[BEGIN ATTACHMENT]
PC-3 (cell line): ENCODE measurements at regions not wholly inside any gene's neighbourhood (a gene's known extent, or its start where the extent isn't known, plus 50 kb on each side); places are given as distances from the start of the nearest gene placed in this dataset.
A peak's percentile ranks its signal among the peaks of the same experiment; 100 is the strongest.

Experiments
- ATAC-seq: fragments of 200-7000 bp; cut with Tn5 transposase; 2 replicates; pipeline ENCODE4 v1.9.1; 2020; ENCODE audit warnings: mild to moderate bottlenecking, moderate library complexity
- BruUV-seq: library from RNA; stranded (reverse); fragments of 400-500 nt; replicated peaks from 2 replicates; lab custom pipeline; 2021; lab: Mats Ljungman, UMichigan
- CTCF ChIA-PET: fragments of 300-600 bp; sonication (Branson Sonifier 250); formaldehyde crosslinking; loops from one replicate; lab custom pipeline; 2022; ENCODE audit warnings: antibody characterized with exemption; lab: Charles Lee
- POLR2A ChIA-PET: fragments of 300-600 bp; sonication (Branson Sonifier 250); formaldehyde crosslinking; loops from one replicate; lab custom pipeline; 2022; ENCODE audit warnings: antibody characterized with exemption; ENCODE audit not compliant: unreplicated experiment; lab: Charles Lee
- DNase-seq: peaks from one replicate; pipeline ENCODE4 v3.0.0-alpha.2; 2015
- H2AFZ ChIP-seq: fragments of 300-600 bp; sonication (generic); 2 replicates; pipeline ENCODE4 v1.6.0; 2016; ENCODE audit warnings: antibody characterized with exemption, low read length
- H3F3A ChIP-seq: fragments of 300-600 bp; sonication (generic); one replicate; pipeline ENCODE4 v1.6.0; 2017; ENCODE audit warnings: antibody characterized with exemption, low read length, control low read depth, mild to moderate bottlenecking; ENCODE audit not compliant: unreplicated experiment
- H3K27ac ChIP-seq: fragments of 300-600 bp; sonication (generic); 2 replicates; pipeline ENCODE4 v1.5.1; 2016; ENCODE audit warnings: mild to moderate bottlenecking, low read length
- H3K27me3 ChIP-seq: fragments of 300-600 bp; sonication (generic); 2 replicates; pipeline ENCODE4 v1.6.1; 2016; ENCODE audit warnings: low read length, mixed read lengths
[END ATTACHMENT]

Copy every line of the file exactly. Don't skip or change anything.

PC-3 (cell line): ENCODE measurements at regions not wholly inside any gene's neighbourhood (a gene's known extent, or its start where the extent isn't known, plus 50 kb on each side); places are given as distances from the start of the nearest gene placed in this dataset.
A peak's percentile ranks its signal among the peaks of the same experiment; 100 is the strongest.

Experiments
- ATAC-seq: fragments of 200-7000 bp; cut with Tn5 transposase; 2 replicates; pipeline ENCODE4 v1.9.1; 2020; ENCODE audit warnings: mild to moderate bottlenecking, moderate library complexity
- BruUV-seq: library from RNA; stranded (reverse); fragments of 400-500 nt; replicated peaks from 2 replicates; lab custom pipeline; 2021; lab: Mats Ljungman, UMichigan
- CTCF ChIA-PET: fragments of 300-600 bp; sonication (Branson Sonifier 250); formaldehyde crosslinking; loops from one replicate; lab custom pipeline; 2022; ENCODE audit warnings: antibody characterized with exemption; lab: Charles Lee
- POLR2A ChIA-PET: fragments of 300-600 bp; sonication (Branson Sonifier 250); formaldehyde crosslinking; loops from one replicate; lab custom pipeline; 2022; ENCODE audit warnings: antibody characterized with exemption; ENCODE audit not compliant: unreplicated experiment; lab: Charles Lee
- DNase-seq: peaks from one replicate; pipeline ENCODE4 v3.0.0-alpha.2; 2015
- H2AFZ ChIP-seq: fragments of 300-600 bp; sonication (generic); 2 replicates; pipeline ENCODE4 v1.6.0; 2016; ENCODE audit warnings: antibody characterized with exemption, low read length
- H3F3A ChIP-seq: fragments of 300-600 bp; sonication (generic); one replicate; pipeline ENCODE4 v1.6.0; 2017; ENCODE audit warnings: antibody characterized with exemption, low read length, control low read depth, mild to moderate bottlenecking; ENCODE audit not compliant: unreplicated experiment
- H3K27ac ChIP-seq: fragments of 300-600 bp; sonication (generic); 2 replicates; pipeline ENCODE4 v1.5.1; 2016; ENCODE audit warnings: mild to moderate bottlenecking, low read length
- H3K27me3 ChIP-seq: fragments of 300-600 bp; sonication (generic); 2 replicates; pipeline ENCODE4 v1.6.1; 2016; ENCODE audit warnings: low read length, mixed read lengths